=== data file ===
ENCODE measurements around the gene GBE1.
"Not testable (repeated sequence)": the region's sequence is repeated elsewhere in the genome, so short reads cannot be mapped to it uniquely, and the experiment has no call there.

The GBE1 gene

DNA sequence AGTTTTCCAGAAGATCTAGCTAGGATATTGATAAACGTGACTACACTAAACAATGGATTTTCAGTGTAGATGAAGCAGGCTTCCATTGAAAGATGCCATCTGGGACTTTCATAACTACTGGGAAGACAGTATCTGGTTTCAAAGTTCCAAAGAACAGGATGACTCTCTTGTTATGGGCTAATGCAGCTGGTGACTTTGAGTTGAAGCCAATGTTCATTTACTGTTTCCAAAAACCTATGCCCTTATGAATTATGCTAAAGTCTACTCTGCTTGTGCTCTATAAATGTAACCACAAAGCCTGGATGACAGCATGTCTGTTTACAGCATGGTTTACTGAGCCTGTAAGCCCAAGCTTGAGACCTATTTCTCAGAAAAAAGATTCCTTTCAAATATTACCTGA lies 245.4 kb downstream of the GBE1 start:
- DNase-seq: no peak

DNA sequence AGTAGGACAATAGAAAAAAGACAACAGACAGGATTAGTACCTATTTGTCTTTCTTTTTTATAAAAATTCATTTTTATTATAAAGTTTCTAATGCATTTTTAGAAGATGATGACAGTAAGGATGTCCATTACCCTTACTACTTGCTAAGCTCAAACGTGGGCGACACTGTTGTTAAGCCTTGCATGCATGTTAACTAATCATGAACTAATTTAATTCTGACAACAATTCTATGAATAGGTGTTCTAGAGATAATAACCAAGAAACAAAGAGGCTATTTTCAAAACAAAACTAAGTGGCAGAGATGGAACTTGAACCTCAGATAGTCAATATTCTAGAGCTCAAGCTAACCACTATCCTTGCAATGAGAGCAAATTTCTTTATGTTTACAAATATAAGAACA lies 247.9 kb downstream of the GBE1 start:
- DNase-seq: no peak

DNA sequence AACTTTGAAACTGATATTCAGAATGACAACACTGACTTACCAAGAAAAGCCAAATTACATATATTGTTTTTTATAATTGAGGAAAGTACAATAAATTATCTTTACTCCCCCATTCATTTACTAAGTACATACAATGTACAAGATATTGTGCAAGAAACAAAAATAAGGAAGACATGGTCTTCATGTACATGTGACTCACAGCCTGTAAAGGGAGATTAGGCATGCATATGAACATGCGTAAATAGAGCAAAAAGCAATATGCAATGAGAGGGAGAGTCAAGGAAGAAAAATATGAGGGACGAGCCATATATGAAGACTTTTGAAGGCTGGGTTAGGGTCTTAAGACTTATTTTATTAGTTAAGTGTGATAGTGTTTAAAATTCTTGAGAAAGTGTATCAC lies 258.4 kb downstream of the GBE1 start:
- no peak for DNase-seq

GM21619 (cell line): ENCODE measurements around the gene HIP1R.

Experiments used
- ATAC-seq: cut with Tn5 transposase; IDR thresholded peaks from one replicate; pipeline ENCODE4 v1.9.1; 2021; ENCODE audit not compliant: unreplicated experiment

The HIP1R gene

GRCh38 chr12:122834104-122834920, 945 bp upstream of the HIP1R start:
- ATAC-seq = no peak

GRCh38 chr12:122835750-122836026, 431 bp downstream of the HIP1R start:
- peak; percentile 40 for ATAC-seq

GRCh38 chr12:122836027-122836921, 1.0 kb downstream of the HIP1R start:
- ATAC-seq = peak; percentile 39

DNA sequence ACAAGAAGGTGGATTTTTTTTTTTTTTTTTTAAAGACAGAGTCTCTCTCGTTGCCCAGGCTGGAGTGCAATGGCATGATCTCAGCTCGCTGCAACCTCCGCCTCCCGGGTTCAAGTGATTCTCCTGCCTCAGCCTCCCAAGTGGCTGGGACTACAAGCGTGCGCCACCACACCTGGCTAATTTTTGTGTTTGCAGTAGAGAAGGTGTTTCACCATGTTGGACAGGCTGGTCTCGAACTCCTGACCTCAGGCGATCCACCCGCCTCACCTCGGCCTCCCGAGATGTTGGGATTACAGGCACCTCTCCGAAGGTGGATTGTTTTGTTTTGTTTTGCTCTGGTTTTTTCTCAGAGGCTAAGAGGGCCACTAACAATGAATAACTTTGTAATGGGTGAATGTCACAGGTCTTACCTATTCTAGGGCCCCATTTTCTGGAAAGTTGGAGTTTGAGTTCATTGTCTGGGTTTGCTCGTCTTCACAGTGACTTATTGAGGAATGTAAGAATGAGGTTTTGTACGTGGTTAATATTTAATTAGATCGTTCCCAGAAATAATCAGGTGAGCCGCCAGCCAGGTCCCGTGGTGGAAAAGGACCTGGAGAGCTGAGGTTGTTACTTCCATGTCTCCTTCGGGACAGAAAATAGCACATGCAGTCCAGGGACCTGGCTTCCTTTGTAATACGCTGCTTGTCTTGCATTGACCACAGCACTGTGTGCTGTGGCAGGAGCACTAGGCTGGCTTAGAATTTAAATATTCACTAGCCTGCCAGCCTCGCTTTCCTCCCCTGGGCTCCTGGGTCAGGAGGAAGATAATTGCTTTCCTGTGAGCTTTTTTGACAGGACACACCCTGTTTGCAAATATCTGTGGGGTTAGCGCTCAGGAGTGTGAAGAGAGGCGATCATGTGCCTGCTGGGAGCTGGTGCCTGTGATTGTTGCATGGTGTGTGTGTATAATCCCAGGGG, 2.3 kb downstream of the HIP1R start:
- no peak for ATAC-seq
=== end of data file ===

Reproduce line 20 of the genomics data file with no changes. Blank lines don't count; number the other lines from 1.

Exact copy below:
DNA sequence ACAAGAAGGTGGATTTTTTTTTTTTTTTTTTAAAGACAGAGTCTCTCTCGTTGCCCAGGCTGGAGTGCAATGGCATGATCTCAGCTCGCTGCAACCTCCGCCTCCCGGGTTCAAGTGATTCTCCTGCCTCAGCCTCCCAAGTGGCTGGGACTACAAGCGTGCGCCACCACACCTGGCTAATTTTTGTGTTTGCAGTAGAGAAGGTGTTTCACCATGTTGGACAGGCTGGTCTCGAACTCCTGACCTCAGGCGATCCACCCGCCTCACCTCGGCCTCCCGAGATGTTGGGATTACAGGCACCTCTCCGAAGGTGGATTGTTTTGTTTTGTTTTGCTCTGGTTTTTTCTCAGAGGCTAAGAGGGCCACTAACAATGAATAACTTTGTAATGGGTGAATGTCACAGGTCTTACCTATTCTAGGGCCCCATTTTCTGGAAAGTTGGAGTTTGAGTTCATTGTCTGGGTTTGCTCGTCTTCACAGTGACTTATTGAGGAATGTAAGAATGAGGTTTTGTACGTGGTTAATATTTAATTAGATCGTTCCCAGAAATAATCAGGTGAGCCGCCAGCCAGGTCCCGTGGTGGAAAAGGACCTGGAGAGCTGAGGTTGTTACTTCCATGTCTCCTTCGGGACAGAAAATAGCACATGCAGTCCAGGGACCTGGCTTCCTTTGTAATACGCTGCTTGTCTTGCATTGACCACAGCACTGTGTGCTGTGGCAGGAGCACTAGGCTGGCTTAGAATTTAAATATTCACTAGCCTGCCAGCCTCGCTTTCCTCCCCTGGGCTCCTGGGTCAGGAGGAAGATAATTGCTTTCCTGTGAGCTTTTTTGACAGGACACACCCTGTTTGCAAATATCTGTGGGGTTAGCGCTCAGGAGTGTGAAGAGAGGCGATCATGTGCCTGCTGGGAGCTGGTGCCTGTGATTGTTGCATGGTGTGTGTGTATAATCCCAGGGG, 2.3 kb downstream of the HIP1R start: